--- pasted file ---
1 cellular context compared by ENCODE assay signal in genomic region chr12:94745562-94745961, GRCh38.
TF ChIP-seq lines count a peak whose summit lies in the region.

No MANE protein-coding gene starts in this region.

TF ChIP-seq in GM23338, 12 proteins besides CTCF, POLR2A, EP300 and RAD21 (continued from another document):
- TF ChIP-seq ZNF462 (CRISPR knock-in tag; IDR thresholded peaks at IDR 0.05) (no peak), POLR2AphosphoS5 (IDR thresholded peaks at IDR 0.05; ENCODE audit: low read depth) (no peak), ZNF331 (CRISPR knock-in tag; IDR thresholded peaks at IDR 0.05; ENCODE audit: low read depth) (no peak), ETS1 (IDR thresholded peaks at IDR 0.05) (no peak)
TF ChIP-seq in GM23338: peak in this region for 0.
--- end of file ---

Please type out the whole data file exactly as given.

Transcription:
1 cellular context compared by ENCODE assay signal in genomic region chr12:94745562-94745961, GRCh38.
TF ChIP-seq lines count a peak whose summit lies in the region.

No MANE protein-coding gene starts in this region.

TF ChIP-seq in GM23338, 12 proteins besides CTCF, POLR2A, EP300 and RAD21 (continued from another document):
- TF ChIP-seq ZNF462 (CRISPR knock-in tag; IDR thresholded peaks at IDR 0.05) (no peak), POLR2AphosphoS5 (IDR thresholded peaks at IDR 0.05; ENCODE audit: low read depth) (no peak), ZNF331 (CRISPR knock-in tag; IDR thresholded peaks at IDR 0.05; ENCODE audit: low read depth) (no peak), ETS1 (IDR thresholded peaks at IDR 0.05) (no peak)
TF ChIP-seq in GM23338: peak in this region for 0.